But if, in this way, the overwhelming dominance of Palladianism was slowly undermined, Classicism nevertheless continued to shape English architecture well into the late 18th century. Especially in the years just before the American Revolution, London was the scene of various major building projects that decisively changed the city's profile. In 1769 the Scottish architect Robert Adam (1728–1792) leased a large tract of land on the Thames where he built so-called terraced houses.19 This project marked the first attempt to give the shoreline a unified form. As in the villas that Adam built, here too the influence of Palladianism is still traceable, even if now, in place of the direct adaptations, the new international Classicism appears. This is also true for the second prominent urban development project of the 18th century, Somerset House, built by Sir William Chambers (1723–1796).20 In 1776 Chambers, next to Adam the most influential British architect in the second half of the century, was commissioned to design a modern administration building on the Thames. In keeping with England's newly acquired importance as a world power, upon its completion in 1786, this complex, closed on four sides, constituted a classical residence building.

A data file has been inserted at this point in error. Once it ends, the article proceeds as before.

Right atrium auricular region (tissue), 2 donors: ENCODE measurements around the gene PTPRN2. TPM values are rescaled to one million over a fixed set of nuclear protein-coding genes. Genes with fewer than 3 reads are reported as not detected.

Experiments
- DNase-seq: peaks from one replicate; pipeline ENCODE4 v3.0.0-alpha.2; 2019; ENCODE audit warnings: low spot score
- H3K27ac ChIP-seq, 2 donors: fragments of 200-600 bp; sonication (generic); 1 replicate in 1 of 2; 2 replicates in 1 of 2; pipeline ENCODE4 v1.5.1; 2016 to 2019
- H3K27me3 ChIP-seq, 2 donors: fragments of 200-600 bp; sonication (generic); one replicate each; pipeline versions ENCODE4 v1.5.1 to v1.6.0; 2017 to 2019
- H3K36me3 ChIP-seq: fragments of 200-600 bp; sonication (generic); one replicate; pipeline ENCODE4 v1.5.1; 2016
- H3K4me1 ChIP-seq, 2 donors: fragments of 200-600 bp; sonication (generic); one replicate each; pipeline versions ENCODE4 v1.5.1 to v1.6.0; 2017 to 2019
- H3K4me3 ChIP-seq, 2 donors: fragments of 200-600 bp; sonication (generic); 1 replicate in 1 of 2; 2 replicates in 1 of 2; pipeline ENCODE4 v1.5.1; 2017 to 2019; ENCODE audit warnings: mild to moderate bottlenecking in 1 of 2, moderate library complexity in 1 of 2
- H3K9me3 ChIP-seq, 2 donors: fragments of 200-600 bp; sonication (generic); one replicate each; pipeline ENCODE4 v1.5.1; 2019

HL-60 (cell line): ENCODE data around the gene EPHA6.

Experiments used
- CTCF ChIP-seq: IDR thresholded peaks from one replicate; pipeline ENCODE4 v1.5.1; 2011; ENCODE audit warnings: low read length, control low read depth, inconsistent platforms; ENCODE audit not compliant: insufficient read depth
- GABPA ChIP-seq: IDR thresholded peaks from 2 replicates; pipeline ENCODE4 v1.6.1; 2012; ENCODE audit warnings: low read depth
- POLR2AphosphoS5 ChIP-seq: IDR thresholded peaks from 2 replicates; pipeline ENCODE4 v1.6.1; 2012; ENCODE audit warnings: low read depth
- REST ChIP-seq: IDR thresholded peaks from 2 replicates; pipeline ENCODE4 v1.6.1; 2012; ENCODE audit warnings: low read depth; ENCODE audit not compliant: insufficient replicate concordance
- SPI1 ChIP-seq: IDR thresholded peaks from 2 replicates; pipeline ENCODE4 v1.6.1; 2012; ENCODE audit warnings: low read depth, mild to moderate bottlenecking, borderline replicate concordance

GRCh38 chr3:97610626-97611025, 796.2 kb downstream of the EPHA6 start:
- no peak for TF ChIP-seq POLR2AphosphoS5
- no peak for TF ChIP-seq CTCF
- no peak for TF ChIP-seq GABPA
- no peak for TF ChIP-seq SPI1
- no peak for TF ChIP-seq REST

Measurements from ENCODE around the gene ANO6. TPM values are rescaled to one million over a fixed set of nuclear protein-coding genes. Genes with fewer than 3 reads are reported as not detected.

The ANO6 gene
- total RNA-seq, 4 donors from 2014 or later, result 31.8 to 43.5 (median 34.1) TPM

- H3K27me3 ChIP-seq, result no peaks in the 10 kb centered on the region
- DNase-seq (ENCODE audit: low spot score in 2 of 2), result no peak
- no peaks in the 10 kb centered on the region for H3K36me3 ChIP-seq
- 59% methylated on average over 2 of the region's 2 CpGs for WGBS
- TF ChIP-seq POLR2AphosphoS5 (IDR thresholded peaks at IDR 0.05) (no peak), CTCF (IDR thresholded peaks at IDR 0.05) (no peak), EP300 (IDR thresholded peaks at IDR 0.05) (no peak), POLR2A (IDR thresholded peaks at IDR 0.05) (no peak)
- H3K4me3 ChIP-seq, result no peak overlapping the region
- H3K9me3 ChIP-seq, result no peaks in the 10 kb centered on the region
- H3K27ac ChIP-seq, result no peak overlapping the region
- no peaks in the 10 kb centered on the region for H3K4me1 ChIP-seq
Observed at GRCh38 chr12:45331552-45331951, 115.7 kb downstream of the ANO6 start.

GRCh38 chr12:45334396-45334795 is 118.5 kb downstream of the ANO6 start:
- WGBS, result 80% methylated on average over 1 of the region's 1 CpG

Nevertheless, such major projects could not disguise the fact, that at this time, England, as a great power, was undergoing its first crisis. While Somerset House was being built, the American colonies won independence from the British mother country. But, initially, this was not coupled with cultural emancipation. Quite the opposite: in architectural matters, the 18th century American architects generally continued to follow the English example.21 Already in the 1740s, the architect dilettante Peter Harrison (1716–1775) made his designs on the basis of English engravings of buildings erected in the Palladian classicist style, and even Thomas Jefferson (1743–1826), who was to become president of the United States, modelled his own home on the Palladian villa. When the Capitol was built at the beginning of the 19th century, Palladianism was transformed once and for all into a state architecture of monumental proportions.